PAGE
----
Why Do So Many Lawyers Leave the Profession?
Why do lawyers leave the profession?
For non-lawyers, it’s crazy to think about how many lawyers leave the profession every year. You suffered through (and paid for) three years of law school, passed the bar exam, and now you’re walking away from life as a lawyer?!? But most lawyers have probably considered leaving, even if they ultimately decided to stay. So, what’s going on? Why do lawyers leave the profession? There are many reasons, but here are some popular ones.
Let’s face it, lawyers work a lot. Whether it’s demanding clients, hard deadline in court, pushy partners in a law firm, or just a commitment to the work, a law job is rarely a 9-5 endeavor. After years of missed dinner dates and canceled vacations, the hourly toll of being a lawyer can start to add up, to the point where no amount of money is worth it. At that point, people tend to quit in search of a better work/life balance.
Along with the long hours, you’ve got the constant pressure of trying to prevail in an inherently adversarial system. Add to that the fact that lawyers are often dealing with very serious, real-life problems (involving emotional and important aspects of peoples’ lives, such as family, money, freedom and so on) and you’ve got a recipe for stress and pressure. Over time, without appropriate coping mechanisms, this pressure can become unbearable, leading lawyers to leave the profession.
The Constant Arguing
Some pressure is inevitable in the law, but much of it is created by the constant arguing that goes on (especially between litigators). Beyond the inherent arguing over precedent and facts in court, there’s the daily grind of arguing over when to schedule depositions, or how many document requests each side is going to be allowed to make.
Some people love this sort of thing, but many don’t. If you’re not in the “I love to argue!” camp, the weight of ongoing arguments can rapidly become too much.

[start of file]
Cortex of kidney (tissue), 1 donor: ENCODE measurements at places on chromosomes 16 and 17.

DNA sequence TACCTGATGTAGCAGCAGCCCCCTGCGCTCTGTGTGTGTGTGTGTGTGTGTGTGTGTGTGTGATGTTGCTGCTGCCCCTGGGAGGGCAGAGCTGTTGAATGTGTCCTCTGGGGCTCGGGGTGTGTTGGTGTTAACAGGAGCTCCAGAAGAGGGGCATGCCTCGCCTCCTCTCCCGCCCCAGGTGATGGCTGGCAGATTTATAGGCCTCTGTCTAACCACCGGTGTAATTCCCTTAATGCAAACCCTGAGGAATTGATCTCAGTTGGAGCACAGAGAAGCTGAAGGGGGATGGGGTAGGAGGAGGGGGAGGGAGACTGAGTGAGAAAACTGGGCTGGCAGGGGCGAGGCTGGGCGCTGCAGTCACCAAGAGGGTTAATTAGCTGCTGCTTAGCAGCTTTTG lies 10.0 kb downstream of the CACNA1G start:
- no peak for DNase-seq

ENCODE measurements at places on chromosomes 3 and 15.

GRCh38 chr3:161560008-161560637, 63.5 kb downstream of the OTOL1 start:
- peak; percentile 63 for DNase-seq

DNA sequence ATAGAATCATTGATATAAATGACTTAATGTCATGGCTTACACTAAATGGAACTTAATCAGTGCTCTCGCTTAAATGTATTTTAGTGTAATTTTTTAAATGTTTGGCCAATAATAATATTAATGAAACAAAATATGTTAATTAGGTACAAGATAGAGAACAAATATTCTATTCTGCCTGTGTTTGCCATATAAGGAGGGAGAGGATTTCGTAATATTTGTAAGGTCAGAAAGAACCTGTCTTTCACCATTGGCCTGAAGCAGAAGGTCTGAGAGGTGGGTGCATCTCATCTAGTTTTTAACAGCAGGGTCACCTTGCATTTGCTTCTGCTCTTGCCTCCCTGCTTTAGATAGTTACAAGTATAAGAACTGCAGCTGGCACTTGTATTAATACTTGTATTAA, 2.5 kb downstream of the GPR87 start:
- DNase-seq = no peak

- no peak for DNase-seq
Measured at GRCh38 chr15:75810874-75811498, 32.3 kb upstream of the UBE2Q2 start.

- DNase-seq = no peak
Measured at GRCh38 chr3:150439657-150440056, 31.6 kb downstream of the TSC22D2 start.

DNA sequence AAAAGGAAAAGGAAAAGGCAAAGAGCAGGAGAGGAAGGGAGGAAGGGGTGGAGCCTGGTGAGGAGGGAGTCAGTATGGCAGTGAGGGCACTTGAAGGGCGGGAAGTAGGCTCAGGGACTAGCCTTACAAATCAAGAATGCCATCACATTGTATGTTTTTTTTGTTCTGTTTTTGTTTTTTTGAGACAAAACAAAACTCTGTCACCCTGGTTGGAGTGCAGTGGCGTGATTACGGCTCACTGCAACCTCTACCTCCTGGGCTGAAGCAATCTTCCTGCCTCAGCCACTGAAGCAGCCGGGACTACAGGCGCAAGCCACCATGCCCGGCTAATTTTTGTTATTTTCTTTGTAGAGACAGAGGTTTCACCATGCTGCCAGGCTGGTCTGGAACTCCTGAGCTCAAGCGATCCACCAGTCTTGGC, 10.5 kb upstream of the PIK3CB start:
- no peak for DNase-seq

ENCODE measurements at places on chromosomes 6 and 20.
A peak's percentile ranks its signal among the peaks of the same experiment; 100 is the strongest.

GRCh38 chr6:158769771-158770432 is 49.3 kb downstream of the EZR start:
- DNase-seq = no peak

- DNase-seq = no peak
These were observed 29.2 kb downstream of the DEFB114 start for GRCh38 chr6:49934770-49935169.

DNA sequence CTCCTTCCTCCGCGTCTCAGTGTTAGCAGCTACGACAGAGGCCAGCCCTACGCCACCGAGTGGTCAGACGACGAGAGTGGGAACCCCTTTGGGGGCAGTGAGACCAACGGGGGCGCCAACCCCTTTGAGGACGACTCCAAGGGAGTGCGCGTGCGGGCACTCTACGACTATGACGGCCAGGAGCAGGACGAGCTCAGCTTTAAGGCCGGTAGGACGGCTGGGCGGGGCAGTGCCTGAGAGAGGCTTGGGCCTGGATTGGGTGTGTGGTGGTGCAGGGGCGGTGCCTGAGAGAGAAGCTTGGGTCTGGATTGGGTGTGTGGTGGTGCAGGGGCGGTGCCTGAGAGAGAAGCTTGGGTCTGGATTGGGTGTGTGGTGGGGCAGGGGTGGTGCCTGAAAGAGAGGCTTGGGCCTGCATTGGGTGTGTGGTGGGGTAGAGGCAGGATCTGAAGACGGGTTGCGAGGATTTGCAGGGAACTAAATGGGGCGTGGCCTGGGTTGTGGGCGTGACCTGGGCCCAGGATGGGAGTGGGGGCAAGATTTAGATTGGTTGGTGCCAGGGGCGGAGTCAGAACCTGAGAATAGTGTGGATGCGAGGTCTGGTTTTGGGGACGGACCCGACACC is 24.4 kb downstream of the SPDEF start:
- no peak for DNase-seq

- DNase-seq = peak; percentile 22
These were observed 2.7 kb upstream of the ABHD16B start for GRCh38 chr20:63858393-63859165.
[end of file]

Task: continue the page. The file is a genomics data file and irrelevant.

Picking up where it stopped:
The Lack of Control
Even worse that the long hours, in many cases, is the lack of control over your work and your schedule as an attorney. (Having control is one of the key predictors of job happiness as a white-collar worker.) When you’re subject to the whims of the court, or of the partners or other senior lawyers you work for, the lack of control can become highly frustrating. This is why many lawyers leave (or opt out of firms and other large organizations to open their own solo practices).
Boredom With the Work
Let’s face it, much modern legal work is pretty boring. If you went to law school with visions of giving frequently, compelling opening and closing arguments in court and executing surgical cross-examinations on a regular basis, the reality of modern law practice might come as a harsh surprise. Very few cases end up in a trial, and many so-called “litigators” have never actually tried a case. Most work takes place in writing, and much of your time will be spent alone in an office, thinking and doing research. (Or, even worse, suffering through tedious document review assignments.) The law itself, in theory, is pretty fascinating.
But the day-to-day work can be a grind. (This is why the people who loved law school are often the first to exit the profession.)
If you’re not sure law’s for you, don’t despair! It might be possible to find a better fit within the law, or – worst case – you can join the legions of other disaffected attorneys who left for greener job pastures elsewhere. At least you’ll be in good company!